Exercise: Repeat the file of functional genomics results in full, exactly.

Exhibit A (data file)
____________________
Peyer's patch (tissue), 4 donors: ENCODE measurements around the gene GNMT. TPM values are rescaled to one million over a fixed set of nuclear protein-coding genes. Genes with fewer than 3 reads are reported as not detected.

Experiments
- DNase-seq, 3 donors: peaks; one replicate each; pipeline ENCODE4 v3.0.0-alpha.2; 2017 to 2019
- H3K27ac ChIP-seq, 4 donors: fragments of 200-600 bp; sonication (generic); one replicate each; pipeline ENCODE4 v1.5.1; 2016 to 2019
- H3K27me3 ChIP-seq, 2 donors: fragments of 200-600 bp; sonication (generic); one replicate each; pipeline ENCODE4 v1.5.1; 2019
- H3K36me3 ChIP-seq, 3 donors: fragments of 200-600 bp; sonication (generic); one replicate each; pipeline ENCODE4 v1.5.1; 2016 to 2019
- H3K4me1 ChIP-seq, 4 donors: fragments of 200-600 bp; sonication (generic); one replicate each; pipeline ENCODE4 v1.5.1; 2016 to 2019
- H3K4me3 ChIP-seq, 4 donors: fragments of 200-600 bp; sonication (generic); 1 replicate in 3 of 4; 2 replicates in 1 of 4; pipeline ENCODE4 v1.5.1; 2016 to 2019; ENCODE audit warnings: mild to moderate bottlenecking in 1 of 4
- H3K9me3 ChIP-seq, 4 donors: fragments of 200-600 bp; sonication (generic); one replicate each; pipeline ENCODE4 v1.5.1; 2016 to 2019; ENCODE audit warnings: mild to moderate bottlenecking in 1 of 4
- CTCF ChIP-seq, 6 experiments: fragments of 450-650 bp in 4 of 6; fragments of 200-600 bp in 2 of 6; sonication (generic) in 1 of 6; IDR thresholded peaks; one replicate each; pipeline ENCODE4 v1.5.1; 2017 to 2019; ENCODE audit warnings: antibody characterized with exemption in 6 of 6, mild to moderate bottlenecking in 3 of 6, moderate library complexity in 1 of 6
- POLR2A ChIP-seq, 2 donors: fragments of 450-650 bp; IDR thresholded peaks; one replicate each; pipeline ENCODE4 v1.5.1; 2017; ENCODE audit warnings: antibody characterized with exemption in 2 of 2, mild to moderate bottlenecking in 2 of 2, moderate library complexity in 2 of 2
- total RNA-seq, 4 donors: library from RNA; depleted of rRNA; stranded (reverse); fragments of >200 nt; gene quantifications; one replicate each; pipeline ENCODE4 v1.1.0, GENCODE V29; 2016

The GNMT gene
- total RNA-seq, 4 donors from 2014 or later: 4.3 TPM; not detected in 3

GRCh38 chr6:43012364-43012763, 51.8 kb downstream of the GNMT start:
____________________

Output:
Peyer's patch (tissue), 4 donors: ENCODE measurements around the gene GNMT. TPM values are rescaled to one million over a fixed set of nuclear protein-coding genes. Genes with fewer than 3 reads are reported as not detected.

Experiments
- DNase-seq, 3 donors: peaks; one replicate each; pipeline ENCODE4 v3.0.0-alpha.2; 2017 to 2019
- H3K27ac ChIP-seq, 4 donors: fragments of 200-600 bp; sonication (generic); one replicate each; pipeline ENCODE4 v1.5.1; 2016 to 2019
- H3K27me3 ChIP-seq, 2 donors: fragments of 200-600 bp; sonication (generic); one replicate each; pipeline ENCODE4 v1.5.1; 2019
- H3K36me3 ChIP-seq, 3 donors: fragments of 200-600 bp; sonication (generic); one replicate each; pipeline ENCODE4 v1.5.1; 2016 to 2019
- H3K4me1 ChIP-seq, 4 donors: fragments of 200-600 bp; sonication (generic); one replicate each; pipeline ENCODE4 v1.5.1; 2016 to 2019
- H3K4me3 ChIP-seq, 4 donors: fragments of 200-600 bp; sonication (generic); 1 replicate in 3 of 4; 2 replicates in 1 of 4; pipeline ENCODE4 v1.5.1; 2016 to 2019; ENCODE audit warnings: mild to moderate bottlenecking in 1 of 4
- H3K9me3 ChIP-seq, 4 donors: fragments of 200-600 bp; sonication (generic); one replicate each; pipeline ENCODE4 v1.5.1; 2016 to 2019; ENCODE audit warnings: mild to moderate bottlenecking in 1 of 4
- CTCF ChIP-seq, 6 experiments: fragments of 450-650 bp in 4 of 6; fragments of 200-600 bp in 2 of 6; sonication (generic) in 1 of 6; IDR thresholded peaks; one replicate each; pipeline ENCODE4 v1.5.1; 2017 to 2019; ENCODE audit warnings: antibody characterized with exemption in 6 of 6, mild to moderate bottlenecking in 3 of 6, moderate library complexity in 1 of 6
- POLR2A ChIP-seq, 2 donors: fragments of 450-650 bp; IDR thresholded peaks; one replicate each; pipeline ENCODE4 v1.5.1; 2017; ENCODE audit warnings: antibody characterized with exemption in 2 of 2, mild to moderate bottlenecking in 2 of 2, moderate library complexity in 2 of 2
- total RNA-seq, 4 donors: library from RNA; depleted of rRNA; stranded (reverse); fragments of >200 nt; gene quantifications; one replicate each; pipeline ENCODE4 v1.1.0, GENCODE V29; 2016

The GNMT gene
- total RNA-seq, 4 donors from 2014 or later: 4.3 TPM; not detected in 3

GRCh38 chr6:43012364-43012763, 51.8 kb downstream of the GNMT start: